Monday, October 5, 2015
In the spring of 1982, the City of Troy bought land that would become Firefighters Park. The land, located on the north side of Square Lake, between Crooks Road and Coolidge Highway, was purchased from a developer who leased a barn on the site to Tom and Sue Rudnicki. The couple ran a cooperative with other horse owners, mostly Troy teenagers. Their lease, transferred to the City in the sale, ended on October 1st, but their new barn wouldn’t be finished until the following spring.
The City was concerned about the low the rent, only $150 a month, and the risk of injury on what had become City property. Roger Kowalski, Parks and Recreation Director, stated the objection to the low-rent lease this way: “Why should the taxpayers of Troy subsidize residents’ and non-residents’ hobby?” The horse owners countered that the cost of boarding the horses elsewhere would be much more expensive, and it became clear that the teenaged horse owners would have to give up their horses if the City did not extend the lease.
In the end, the City extended the lease until April 1983, with two conditions: that the City receive liability waivers from the horse owners; and that the barn lessees, the Rudnickis, add the City to their liability insurance. Then-Councilwoman Jeanne Stine explained her support by saying, “…we stand to lose nothing but good will if we don’t allow these people (to stay)”.
Fink, Dan. 1982. Troy extends lease contract. Oakland Press, October 21.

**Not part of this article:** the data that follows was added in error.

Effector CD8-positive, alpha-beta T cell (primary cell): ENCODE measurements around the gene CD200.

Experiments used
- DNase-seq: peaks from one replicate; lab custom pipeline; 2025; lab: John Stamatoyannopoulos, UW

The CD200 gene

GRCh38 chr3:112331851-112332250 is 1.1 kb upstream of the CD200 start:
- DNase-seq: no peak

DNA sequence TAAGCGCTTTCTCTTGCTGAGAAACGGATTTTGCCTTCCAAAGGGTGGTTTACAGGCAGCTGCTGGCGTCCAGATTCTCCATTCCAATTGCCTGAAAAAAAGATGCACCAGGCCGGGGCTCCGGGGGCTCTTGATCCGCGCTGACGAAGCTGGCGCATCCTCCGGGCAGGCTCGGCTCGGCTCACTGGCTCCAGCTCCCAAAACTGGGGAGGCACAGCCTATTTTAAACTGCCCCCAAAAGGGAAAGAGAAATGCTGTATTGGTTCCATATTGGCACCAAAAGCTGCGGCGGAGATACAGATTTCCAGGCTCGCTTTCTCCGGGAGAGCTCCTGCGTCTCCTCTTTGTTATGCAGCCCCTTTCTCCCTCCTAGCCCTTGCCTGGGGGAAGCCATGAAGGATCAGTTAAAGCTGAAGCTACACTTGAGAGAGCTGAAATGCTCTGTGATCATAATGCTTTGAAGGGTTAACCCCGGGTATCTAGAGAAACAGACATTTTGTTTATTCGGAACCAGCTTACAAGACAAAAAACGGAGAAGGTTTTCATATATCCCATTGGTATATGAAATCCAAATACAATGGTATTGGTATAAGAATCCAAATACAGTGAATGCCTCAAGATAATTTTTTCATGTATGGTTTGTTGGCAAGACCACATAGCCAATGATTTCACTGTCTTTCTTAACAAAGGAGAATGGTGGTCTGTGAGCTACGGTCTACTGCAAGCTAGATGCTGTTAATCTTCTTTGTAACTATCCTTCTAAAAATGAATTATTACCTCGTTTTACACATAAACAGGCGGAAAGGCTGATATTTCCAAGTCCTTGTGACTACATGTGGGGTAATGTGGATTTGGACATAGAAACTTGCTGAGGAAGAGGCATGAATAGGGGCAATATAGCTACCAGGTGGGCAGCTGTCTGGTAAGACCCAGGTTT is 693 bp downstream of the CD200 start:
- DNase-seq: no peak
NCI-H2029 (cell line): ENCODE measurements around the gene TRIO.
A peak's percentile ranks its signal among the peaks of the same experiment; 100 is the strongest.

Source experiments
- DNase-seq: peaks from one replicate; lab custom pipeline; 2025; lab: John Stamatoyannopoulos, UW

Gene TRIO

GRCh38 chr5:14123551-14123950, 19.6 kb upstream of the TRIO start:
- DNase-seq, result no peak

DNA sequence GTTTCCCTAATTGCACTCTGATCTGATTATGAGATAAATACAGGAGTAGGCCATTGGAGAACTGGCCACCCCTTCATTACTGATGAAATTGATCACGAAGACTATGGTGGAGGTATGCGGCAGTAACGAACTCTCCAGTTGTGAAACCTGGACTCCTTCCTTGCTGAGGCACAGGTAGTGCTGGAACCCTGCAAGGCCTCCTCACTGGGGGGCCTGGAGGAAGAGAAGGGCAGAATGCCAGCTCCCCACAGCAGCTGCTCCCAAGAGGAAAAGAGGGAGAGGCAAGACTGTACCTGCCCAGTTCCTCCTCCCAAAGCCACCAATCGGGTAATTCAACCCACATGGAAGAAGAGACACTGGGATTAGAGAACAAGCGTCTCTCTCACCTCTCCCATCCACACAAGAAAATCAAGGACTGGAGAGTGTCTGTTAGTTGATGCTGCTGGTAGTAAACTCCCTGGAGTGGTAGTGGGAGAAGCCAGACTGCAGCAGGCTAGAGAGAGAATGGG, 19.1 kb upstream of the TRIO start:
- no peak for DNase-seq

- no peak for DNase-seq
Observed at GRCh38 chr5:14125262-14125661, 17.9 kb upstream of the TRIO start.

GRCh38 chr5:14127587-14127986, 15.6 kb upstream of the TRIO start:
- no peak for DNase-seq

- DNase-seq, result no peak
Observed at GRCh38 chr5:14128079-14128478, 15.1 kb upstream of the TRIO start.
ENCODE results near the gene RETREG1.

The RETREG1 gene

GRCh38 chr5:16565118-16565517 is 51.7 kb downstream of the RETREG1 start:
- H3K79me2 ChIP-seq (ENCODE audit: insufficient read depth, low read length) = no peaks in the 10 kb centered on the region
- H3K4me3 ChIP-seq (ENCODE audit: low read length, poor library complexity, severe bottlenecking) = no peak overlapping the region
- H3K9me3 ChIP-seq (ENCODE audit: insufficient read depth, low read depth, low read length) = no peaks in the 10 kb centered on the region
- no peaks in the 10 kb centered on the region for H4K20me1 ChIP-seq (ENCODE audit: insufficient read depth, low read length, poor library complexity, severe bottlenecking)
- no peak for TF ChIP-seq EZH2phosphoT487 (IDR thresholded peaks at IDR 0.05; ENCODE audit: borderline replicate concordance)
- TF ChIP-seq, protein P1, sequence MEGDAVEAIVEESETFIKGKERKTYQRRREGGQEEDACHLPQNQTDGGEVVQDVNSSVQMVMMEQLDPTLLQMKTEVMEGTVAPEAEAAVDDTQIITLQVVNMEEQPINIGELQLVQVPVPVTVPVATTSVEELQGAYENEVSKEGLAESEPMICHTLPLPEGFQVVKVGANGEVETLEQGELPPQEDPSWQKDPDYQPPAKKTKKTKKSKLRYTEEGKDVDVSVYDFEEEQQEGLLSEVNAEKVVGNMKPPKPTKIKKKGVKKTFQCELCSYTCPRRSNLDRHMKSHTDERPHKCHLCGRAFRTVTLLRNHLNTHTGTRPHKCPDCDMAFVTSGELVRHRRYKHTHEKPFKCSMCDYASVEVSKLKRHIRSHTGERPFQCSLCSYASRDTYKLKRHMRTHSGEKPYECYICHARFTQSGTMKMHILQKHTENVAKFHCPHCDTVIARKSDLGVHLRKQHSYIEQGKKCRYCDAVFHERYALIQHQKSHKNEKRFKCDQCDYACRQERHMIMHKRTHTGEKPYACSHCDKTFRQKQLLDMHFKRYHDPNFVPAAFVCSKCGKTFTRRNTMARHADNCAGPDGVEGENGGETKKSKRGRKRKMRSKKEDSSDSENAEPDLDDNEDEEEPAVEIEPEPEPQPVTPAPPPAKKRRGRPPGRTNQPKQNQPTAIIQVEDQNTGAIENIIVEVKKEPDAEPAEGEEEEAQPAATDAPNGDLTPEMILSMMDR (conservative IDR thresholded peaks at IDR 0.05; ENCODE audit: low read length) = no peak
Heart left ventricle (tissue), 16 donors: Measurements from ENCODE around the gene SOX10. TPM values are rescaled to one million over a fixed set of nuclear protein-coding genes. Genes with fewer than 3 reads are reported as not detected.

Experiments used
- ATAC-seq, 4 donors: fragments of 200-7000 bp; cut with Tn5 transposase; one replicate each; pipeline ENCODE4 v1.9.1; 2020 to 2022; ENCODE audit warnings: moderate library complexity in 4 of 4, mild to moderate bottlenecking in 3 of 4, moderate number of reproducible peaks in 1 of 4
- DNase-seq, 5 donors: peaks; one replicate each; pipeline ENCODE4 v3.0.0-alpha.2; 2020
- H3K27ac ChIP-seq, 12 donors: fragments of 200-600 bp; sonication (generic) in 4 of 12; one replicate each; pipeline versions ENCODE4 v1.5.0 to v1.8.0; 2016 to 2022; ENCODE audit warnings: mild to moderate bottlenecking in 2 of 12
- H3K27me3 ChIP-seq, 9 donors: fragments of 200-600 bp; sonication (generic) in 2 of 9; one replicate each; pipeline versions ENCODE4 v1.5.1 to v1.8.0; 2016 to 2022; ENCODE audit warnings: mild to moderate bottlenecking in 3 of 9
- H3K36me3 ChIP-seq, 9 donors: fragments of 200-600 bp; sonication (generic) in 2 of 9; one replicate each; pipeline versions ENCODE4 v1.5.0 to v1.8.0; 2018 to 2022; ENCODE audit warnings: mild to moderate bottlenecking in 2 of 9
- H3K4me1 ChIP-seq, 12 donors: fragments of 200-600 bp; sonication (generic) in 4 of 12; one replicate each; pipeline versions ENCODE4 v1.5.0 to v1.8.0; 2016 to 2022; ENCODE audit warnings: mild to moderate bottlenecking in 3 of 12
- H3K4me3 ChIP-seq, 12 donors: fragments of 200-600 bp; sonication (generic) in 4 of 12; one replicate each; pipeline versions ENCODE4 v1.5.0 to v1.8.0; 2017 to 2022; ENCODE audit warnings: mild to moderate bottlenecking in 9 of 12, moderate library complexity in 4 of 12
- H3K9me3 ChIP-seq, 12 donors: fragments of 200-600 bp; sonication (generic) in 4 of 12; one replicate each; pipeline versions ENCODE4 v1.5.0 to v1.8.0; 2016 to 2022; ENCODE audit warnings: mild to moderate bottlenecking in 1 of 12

Chestney, Marie. 1982. City to decide fate of horses Monday. Eccentric (Troy MI), October 7.
Chestney, Marie. 1982. Horse owners plead for extension of barn’s lease. Eccentric (Troy MI), September 23.
Eccentric (Troy MI). 1982. Horses allowed to ‘winter’ in Troy. October 11.
Funke, Doug. 1982. Stable owner wins extension of lease. Eccentric (Troy MI), October 21.
Image source: Stephen Cantrell, Troy Eccentric, September 23, 1982.
Firefighters’ Park Information
Area: 96 acres
One of Troy’s five major parks, Firefighters Park offers a mix of open space and wooded areas with a section of the Rouge River running through the north end and along its east border. Amenities include nine soccer fields, a barrier-free play structure, ball diamond, eighteen-hole disc golf course, sand volleyball courts, picnic shelter, shore fishing, restrooms and concession stand operated during scheduled soccer games.
Regulations: No swimming or boating. Shore fishing only. State of Michigan fishing license required. Michigan DNR fishing information.
To commemorate the City of Troy’s 60th Anniversary in 2015, we will publish a different story each day that highlights a person, discovery, or event that occurred locally, regionally, nationally, or even globally between 1955 and 2015 and that helped shape our lives and our community. We will try to post stories on important anniversary dates, but we also realize that dates are less critical than content and context. We will include the facts related to controversial stories, allowing our readers to form their own opinions. We invite you to read and comment on the stories. Your suggestions for topics are also welcome and can be posted on our Facebook page, www.facebook.com/TroyHistoricVillage. You can also email stories or ideas to the 365 Story Editor at firstname.lastname@example.org.